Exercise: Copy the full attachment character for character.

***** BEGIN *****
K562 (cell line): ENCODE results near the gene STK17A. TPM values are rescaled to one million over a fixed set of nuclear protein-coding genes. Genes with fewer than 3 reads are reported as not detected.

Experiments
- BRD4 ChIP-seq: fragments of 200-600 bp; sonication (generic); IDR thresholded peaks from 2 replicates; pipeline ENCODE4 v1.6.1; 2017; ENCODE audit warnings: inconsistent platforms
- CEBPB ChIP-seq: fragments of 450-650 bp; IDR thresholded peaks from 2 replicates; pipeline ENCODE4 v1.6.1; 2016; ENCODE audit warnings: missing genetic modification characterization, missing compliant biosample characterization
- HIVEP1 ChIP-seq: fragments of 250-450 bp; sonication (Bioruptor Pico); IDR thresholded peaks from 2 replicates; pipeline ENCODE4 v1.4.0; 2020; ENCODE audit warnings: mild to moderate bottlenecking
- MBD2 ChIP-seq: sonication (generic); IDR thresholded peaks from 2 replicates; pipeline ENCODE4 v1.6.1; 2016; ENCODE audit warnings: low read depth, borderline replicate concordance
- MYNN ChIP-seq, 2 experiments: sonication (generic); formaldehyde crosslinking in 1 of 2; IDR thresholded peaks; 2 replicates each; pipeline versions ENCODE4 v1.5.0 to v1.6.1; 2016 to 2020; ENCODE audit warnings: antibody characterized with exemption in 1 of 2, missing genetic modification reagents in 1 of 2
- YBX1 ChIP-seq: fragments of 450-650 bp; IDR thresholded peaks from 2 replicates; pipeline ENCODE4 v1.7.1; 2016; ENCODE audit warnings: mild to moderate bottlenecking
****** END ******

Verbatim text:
K562 (cell line): ENCODE results near the gene STK17A. TPM values are rescaled to one million over a fixed set of nuclear protein-coding genes. Genes with fewer than 3 reads are reported as not detected.

Experiments
- BRD4 ChIP-seq: fragments of 200-600 bp; sonication (generic); IDR thresholded peaks from 2 replicates; pipeline ENCODE4 v1.6.1; 2017; ENCODE audit warnings: inconsistent platforms
- CEBPB ChIP-seq: fragments of 450-650 bp; IDR thresholded peaks from 2 replicates; pipeline ENCODE4 v1.6.1; 2016; ENCODE audit warnings: missing genetic modification characterization, missing compliant biosample characterization
- HIVEP1 ChIP-seq: fragments of 250-450 bp; sonication (Bioruptor Pico); IDR thresholded peaks from 2 replicates; pipeline ENCODE4 v1.4.0; 2020; ENCODE audit warnings: mild to moderate bottlenecking
- MBD2 ChIP-seq: sonication (generic); IDR thresholded peaks from 2 replicates; pipeline ENCODE4 v1.6.1; 2016; ENCODE audit warnings: low read depth, borderline replicate concordance
- MYNN ChIP-seq, 2 experiments: sonication (generic); formaldehyde crosslinking in 1 of 2; IDR thresholded peaks; 2 replicates each; pipeline versions ENCODE4 v1.5.0 to v1.6.1; 2016 to 2020; ENCODE audit warnings: antibody characterized with exemption in 1 of 2, missing genetic modification reagents in 1 of 2
- YBX1 ChIP-seq: fragments of 450-650 bp; IDR thresholded peaks from 2 replicates; pipeline ENCODE4 v1.7.1; 2016; ENCODE audit warnings: mild to moderate bottlenecking